Three men went on trial in Paris on Tuesday over the killing of a transgender prostitute three years ago that drew widespread attention to rising violence against sex workers in France.
Vanesa Campos, a 36-year-old originally from Peru, was fatally shot in the chest on the night of August 16-17, 2018, in a remote section of the Bois de Boulogne, the vast forest park west of the capital that has long been a sex work zone once night falls.
Police quickly focused on a group of around a dozen men of Egyptian origin, who had staged what prosecutors called a “punitive expedition” against Campos and others who had denounced repeated robberies and assaults against sex worker and their clients by armed gangs.
Just a month before her death, Campos was among a group who hired a guard to protect them while working among dense trees with no public lighting.
The assailants were armed with tear gas, tree branches, a knife, a stun gun, and a pistol that had been stolen a week earlier from a police car while the officer was with a prostitute.
Mahmoud Kadri, 24, suspected of shooting Campos, and two associates appeared in court on murder charges and told their lawyers via translators that they “formally denied” the accusations.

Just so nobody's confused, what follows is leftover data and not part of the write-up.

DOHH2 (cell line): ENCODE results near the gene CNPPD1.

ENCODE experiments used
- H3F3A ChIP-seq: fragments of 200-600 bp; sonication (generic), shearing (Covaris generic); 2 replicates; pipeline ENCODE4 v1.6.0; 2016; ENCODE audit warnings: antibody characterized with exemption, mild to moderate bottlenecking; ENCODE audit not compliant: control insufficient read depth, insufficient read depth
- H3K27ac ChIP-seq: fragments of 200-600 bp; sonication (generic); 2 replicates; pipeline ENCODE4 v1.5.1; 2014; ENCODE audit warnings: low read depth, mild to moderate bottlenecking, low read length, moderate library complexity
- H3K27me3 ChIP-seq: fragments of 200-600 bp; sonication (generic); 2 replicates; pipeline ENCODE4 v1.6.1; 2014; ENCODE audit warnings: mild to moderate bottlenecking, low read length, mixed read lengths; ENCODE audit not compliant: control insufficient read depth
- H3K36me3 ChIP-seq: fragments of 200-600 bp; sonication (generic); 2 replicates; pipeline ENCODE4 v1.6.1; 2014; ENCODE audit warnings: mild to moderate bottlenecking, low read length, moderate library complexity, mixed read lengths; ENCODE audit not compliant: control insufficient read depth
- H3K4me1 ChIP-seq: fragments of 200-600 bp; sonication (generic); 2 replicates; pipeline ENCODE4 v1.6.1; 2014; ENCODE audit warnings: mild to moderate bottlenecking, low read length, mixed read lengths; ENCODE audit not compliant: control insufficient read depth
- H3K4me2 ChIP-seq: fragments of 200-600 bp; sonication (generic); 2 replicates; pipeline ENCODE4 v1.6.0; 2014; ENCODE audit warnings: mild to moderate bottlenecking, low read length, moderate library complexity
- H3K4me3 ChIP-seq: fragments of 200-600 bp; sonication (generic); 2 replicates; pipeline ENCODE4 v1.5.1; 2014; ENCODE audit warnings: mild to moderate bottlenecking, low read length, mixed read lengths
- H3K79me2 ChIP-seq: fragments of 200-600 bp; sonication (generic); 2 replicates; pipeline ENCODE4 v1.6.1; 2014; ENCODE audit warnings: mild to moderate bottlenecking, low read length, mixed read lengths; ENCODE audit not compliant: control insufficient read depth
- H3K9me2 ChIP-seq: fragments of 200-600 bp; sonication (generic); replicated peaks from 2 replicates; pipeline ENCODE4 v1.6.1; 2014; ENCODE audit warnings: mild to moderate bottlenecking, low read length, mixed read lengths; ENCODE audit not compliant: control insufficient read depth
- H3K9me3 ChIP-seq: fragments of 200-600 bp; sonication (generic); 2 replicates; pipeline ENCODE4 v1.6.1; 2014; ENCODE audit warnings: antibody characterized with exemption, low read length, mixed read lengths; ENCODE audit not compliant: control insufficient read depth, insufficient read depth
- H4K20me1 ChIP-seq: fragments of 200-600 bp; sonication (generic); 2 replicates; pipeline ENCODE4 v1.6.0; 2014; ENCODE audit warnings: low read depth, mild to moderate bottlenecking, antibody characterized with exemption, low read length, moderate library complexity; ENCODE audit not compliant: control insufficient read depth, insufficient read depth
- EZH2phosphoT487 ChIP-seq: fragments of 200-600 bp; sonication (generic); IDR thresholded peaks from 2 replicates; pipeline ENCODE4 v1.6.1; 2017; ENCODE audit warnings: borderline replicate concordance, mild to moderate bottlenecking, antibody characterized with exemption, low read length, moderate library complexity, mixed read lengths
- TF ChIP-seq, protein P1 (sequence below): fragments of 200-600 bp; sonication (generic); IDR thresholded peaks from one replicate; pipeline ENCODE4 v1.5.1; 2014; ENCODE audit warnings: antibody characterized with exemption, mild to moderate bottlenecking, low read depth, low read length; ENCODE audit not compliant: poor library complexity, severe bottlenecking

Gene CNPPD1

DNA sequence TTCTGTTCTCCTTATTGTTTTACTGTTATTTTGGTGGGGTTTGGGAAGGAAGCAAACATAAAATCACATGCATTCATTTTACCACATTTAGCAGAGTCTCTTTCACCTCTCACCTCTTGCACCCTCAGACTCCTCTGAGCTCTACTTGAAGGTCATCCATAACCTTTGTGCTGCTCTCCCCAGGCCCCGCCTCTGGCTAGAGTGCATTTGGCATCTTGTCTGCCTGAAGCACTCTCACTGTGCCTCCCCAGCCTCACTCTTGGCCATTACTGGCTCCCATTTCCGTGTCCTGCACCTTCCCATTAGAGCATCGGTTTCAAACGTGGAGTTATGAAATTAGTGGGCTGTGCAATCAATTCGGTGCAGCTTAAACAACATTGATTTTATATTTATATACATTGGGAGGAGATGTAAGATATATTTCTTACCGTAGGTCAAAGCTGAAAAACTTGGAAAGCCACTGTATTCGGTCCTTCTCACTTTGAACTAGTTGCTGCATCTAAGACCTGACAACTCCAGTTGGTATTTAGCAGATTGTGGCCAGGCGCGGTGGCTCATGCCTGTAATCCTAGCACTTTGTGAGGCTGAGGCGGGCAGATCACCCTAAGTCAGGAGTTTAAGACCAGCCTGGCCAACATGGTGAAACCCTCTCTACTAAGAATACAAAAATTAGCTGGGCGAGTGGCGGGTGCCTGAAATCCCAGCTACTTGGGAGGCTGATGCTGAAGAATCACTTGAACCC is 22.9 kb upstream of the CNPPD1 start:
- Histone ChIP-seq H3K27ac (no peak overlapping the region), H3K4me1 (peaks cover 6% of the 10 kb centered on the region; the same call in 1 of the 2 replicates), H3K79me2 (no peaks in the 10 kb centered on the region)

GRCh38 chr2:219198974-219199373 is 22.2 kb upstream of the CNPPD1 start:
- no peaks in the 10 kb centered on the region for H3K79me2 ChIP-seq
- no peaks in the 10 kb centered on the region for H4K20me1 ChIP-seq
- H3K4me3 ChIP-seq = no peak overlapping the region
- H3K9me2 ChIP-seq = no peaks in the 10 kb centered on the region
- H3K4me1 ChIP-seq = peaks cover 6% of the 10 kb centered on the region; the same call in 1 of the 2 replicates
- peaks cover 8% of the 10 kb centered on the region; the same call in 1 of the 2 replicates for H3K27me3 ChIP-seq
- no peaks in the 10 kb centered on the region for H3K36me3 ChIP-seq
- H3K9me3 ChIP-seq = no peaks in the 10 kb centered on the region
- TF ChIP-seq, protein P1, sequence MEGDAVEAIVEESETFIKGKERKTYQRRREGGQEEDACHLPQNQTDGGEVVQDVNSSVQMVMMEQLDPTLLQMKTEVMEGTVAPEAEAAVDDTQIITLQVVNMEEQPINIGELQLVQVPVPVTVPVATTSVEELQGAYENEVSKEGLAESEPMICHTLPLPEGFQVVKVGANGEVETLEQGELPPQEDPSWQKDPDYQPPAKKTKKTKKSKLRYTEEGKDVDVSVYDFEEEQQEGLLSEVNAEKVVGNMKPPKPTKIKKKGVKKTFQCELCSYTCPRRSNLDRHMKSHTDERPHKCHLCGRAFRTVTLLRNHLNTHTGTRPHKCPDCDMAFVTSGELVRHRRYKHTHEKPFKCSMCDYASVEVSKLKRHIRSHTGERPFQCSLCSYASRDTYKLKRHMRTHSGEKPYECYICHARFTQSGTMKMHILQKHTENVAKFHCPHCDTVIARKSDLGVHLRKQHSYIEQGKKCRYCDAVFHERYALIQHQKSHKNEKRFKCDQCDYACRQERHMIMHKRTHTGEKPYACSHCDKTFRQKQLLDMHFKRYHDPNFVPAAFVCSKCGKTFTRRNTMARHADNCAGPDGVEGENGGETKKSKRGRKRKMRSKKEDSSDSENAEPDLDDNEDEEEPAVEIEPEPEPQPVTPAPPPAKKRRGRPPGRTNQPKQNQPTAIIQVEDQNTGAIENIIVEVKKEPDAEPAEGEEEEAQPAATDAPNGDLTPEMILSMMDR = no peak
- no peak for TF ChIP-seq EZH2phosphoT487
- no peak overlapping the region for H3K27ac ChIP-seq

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Six other men, ages 23 to 34, are charged with participating in the murder — five for taking part in the assault, and a sixth for stealing the pistol.
Campos’ mother and sister, who live in Peru, are civil plaintiffs in the case along with six of her former colleagues, the bodyguard, the Acceptess-T transgender advocacy association and the Mouvement du Nid sex worker support group.
Acceptess-T in particular argues that increased violence against prostitutes stems from a 2016 law making it illegal to buy sex in France but not to sell it, shifting the criminal responsibility to clients who can be fined if caught.
While some groups say the law helps protect women from trafficking and exploitation by discouraging sex work, many working in the sector say it has made their jobs more dangerous and deprived them of income.
The trial is expected to run until January 28.